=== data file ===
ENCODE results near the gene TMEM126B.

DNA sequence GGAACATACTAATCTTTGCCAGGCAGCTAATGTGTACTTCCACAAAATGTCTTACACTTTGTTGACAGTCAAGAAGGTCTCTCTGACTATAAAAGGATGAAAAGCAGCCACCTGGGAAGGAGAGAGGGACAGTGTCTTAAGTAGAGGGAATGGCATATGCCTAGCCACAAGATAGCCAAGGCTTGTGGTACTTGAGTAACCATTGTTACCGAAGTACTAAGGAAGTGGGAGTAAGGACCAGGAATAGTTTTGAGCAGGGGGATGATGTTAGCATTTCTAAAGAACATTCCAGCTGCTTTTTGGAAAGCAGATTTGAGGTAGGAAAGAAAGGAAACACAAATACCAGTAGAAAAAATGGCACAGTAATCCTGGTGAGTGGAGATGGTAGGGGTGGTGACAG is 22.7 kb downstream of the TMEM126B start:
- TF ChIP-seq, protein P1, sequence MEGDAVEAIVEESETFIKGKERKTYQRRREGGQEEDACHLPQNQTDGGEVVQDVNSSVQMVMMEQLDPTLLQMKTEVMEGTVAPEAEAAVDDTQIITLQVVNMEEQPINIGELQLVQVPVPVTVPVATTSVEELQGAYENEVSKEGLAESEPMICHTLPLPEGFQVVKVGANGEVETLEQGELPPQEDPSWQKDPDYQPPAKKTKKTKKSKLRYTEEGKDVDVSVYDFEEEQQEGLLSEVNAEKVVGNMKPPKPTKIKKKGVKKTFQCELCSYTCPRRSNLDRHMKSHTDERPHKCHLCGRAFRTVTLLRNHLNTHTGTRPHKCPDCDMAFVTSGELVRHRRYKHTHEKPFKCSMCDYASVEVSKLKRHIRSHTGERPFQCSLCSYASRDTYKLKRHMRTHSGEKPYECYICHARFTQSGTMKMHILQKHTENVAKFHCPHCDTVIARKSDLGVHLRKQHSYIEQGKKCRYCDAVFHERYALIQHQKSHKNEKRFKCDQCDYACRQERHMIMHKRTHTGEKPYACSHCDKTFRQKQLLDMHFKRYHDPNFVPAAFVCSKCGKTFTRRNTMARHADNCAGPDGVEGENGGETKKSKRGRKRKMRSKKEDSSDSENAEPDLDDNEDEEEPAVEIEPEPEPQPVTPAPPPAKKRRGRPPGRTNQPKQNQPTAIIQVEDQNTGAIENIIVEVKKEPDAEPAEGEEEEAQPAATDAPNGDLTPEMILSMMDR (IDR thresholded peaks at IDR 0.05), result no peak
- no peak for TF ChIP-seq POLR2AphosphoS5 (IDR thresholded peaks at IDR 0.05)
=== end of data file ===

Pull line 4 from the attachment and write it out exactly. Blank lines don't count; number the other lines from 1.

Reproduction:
- no peak for TF ChIP-seq POLR2AphosphoS5 (IDR thresholded peaks at IDR 0.05)